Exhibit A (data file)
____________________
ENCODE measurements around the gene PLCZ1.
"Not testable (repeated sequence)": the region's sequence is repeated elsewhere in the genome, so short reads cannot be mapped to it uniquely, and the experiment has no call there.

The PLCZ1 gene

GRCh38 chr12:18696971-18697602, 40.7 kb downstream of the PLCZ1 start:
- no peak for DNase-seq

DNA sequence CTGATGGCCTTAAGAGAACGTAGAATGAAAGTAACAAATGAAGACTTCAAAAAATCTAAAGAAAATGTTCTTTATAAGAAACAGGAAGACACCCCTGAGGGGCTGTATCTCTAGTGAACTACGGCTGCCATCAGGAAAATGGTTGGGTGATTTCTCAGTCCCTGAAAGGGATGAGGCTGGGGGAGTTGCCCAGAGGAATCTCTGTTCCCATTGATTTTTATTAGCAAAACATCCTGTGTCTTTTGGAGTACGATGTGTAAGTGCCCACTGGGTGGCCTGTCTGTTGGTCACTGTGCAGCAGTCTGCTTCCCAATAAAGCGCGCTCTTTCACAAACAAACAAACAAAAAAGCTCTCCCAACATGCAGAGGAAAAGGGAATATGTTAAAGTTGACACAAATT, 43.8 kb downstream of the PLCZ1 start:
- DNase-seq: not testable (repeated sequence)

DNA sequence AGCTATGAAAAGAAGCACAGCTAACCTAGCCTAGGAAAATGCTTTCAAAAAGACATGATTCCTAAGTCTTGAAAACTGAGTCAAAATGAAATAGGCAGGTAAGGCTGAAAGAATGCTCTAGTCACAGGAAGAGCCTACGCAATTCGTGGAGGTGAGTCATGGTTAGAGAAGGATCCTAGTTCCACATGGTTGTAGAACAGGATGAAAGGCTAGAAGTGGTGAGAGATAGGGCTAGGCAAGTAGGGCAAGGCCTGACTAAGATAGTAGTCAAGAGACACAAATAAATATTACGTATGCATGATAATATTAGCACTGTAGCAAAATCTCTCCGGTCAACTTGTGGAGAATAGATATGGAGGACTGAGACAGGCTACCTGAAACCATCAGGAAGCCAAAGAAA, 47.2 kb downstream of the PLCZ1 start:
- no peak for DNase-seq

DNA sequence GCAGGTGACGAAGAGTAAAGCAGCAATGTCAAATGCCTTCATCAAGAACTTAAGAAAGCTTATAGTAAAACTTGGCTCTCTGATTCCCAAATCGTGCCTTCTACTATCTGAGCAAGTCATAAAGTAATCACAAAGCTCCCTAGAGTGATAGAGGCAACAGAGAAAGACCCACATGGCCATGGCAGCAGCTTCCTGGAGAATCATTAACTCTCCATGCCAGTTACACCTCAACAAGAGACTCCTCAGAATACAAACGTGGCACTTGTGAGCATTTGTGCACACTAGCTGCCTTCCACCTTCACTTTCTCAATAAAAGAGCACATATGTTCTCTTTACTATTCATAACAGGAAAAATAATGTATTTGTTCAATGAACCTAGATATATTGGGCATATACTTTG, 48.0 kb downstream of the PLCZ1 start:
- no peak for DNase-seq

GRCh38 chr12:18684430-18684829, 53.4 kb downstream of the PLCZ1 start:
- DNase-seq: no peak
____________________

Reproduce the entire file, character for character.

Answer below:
ENCODE measurements around the gene PLCZ1.
"Not testable (repeated sequence)": the region's sequence is repeated elsewhere in the genome, so short reads cannot be mapped to it uniquely, and the experiment has no call there.

The PLCZ1 gene

GRCh38 chr12:18696971-18697602, 40.7 kb downstream of the PLCZ1 start:
- no peak for DNase-seq

DNA sequence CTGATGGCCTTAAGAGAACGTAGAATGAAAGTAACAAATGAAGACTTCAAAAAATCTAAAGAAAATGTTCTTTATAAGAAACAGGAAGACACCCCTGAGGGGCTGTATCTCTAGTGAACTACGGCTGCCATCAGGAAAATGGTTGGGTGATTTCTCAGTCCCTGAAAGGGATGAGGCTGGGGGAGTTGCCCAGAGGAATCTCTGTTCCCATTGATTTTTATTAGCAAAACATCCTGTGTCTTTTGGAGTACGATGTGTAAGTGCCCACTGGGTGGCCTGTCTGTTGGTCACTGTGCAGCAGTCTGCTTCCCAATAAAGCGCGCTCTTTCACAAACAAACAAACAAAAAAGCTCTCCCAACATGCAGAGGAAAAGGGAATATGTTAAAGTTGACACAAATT, 43.8 kb downstream of the PLCZ1 start:
- DNase-seq: not testable (repeated sequence)

DNA sequence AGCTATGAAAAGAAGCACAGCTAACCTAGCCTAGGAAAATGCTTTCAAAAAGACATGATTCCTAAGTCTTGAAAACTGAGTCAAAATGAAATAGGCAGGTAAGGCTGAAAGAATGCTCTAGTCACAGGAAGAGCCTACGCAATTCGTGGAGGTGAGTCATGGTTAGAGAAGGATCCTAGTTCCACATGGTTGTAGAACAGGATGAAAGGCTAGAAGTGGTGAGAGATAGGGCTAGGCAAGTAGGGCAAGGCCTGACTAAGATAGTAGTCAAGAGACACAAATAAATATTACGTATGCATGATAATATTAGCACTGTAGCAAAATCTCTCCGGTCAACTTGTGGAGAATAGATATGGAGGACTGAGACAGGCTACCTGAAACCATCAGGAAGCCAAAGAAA, 47.2 kb downstream of the PLCZ1 start:
- no peak for DNase-seq

DNA sequence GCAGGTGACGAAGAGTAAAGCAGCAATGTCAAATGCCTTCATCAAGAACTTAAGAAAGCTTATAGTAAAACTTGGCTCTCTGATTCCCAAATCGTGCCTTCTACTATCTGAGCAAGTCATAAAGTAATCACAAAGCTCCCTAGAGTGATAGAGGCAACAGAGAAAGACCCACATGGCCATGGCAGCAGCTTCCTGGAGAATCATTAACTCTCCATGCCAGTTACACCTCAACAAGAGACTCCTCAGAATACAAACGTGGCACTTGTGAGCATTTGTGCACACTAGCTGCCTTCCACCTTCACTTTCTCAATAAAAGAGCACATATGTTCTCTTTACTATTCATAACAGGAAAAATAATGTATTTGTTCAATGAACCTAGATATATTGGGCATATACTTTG, 48.0 kb downstream of the PLCZ1 start:
- no peak for DNase-seq

GRCh38 chr12:18684430-18684829, 53.4 kb downstream of the PLCZ1 start:
- DNase-seq: no peak